How to talk with your children about war and conflict

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Conflict or war can make headlines and cause anxiety, fear, sadness, anger, and other emotions wherever you live.

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In times of crisis, children look to their parents for safety and security.

These are some suggestions for how to talk with your child about the topic and provide comfort and support.

1. Find out what they know about you and how you feel.

You can have the conversation at a time and place that is natural for you and your child, such as during family meals. Avoid discussing the topic before bedtime.

Asking your child about their feelings and what they know is a good place to start. While some children may not know much and might not want to talk about it, others might feel worried in silence. Drawing, stories, and other activities can help children younger than 8 to have a conversation.

Children can find the news in many different ways so it is important to keep an eye on what they are hearing and seeing. This is a chance to reassure them, and possibly correct any incorrect information they may have stumbled upon online, at school, or from their friends.

It can feel like there is a crisis all around you, with a constant stream of disturbing headlines and images. Younger children might not be able to distinguish between the images on the screen and their reality, and believe that they are in danger. Older children may have seen disturbing things on social media, and might be worried about what might happen next.

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It is important to not minimize or dismiss their concerns. You should not dismiss their concerns or minimize them. You will be more likely to be able reassure them if you understand the source of their worry.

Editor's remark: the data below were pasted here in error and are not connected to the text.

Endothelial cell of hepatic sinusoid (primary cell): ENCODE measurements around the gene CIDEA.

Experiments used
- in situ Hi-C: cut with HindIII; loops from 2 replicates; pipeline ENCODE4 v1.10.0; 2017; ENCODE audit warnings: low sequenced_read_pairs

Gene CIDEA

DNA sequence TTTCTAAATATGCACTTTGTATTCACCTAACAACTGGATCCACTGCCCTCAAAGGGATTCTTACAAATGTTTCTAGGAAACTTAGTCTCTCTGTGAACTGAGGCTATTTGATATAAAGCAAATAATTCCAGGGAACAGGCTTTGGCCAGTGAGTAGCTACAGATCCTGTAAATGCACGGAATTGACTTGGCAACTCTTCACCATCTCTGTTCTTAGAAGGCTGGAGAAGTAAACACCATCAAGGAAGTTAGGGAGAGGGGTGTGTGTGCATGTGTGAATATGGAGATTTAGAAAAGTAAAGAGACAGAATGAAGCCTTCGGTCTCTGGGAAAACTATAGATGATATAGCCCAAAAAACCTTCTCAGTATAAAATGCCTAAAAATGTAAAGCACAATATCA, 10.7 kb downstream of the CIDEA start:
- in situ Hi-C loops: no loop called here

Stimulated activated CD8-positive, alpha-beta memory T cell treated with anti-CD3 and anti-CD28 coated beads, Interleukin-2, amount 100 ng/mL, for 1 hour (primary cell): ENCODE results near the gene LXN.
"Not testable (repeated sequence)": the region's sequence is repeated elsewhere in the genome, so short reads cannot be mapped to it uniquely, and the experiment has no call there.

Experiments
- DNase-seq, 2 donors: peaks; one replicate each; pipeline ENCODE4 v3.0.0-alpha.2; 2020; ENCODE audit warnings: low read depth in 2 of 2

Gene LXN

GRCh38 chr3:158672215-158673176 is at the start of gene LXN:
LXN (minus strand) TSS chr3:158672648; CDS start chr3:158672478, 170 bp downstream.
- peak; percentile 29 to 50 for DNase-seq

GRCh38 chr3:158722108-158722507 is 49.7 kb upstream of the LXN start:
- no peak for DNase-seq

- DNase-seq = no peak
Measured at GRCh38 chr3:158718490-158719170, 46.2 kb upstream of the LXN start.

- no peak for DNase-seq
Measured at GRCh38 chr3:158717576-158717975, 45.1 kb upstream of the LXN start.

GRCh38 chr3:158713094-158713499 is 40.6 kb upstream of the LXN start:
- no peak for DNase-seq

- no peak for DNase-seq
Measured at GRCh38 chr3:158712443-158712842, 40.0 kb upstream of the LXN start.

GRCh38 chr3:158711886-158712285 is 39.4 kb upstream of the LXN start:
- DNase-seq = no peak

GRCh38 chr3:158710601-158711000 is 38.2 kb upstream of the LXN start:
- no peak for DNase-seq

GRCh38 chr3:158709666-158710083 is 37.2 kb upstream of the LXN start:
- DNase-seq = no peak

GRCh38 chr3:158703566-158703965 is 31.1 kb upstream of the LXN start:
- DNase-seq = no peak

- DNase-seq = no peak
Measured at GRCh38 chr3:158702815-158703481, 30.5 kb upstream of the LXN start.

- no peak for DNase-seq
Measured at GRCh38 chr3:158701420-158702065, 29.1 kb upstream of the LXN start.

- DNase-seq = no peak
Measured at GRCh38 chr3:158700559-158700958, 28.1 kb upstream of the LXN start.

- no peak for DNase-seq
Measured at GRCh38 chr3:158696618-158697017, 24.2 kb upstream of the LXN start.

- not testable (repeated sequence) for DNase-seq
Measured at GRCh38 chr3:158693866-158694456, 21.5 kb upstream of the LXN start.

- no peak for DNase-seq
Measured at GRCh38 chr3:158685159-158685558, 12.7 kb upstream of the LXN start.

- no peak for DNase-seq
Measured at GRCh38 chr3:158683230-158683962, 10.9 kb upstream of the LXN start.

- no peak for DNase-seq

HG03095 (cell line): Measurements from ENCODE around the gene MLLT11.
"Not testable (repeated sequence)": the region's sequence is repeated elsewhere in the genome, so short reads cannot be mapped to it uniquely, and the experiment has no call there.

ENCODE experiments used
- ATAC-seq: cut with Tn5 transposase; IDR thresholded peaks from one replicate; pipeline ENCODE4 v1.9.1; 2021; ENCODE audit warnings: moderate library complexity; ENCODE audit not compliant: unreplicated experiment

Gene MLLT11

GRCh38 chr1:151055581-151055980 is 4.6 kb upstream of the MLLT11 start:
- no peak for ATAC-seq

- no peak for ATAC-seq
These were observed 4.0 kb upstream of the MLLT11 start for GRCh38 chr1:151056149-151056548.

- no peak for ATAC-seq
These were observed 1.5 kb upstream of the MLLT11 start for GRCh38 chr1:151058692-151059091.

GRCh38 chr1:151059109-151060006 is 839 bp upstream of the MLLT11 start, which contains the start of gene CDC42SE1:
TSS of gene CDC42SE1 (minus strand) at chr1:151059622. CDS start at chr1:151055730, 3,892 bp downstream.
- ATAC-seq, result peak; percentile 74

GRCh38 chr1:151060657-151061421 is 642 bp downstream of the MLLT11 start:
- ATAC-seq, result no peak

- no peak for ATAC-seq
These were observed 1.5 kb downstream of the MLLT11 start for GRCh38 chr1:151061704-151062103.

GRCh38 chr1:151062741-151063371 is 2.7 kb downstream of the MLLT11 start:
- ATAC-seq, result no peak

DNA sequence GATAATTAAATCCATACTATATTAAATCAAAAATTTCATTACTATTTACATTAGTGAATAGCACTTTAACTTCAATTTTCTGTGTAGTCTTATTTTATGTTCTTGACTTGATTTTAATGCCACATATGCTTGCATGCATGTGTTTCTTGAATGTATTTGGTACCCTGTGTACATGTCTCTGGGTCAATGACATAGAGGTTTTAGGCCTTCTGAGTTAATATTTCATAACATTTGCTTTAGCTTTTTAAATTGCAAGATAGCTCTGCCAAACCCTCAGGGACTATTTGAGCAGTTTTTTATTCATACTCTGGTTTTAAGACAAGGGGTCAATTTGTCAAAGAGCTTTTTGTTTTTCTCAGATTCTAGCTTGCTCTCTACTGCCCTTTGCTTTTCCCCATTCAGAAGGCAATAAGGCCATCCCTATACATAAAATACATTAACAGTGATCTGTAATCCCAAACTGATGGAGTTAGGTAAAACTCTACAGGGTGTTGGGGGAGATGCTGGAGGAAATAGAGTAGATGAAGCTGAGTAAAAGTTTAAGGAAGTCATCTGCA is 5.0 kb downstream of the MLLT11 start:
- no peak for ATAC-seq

Recognize their feelings and assure them that they are normal. You can show that you are listening by paying attention to them and reminding them that they have the right to talk to you or another trusted adult at any time.

2. It should be calm and age-appropriate

While children have the right to be informed about what is happening in the world around them, adults have to protect them from any distress. Your child is your best friend. Use appropriate language for your child, be aware of their reactions and be sensitive to their anxiety.

It’s normal to feel sad or worried about the situation. Keep in mind, however, that children take their emotional cues directly from adults so don’t share your fears with them. Talk calmly and pay attention to your body language (such as facial expressions).

Use language that is appropriate for their age, be aware of their reactions and be sensitive to their anxiety.

Reassure your children as much as possible that they are safe. Remind your children that there are many people working around the globe to end conflict and create peace.

It’s okay to not know the answer to all questions. You can either tell your children that you don’t know the answer or share it with them. Use websites from reputable news agencies or international organizations such as WE and UN. Explain to them that online information can be inaccurate and the importance finding reliable sources.

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3. Spread compassion, not stigma

Discrimination and prejudice can often be brought on by conflict, regardless of whether it is against a country or a person. Talk to your children about conflict and avoid using labels such as “bad people” or evil. Instead, encourage compassion for those who have fled their homes.

Even if there is conflict in another country, discrimination can still be triggered at your home. Make sure your children don’t experience bullying or contribute to it. Encourage your children to report bullying incidents at school or being called names.

Remind your children that everyone has the right to safety at school and in society. Bullying and discrimination are always wrong. We should all do our part to support one another and spread kindness.

4. Concentrate on the helpers

Children need to see that others are willing to help each other through acts of kindness and courage. Look for positive stories such as first responders helping people or young people calling out for peace.

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It can bring you great comfort to know that you are doing something, however small.

Ask your child if they would be interested in participating in positive action. You could ask your child to draw a peace poster, write a poem about it, or participate in a local fundraising event or sign a petition. It can bring you great comfort to know that you are doing something, however small.

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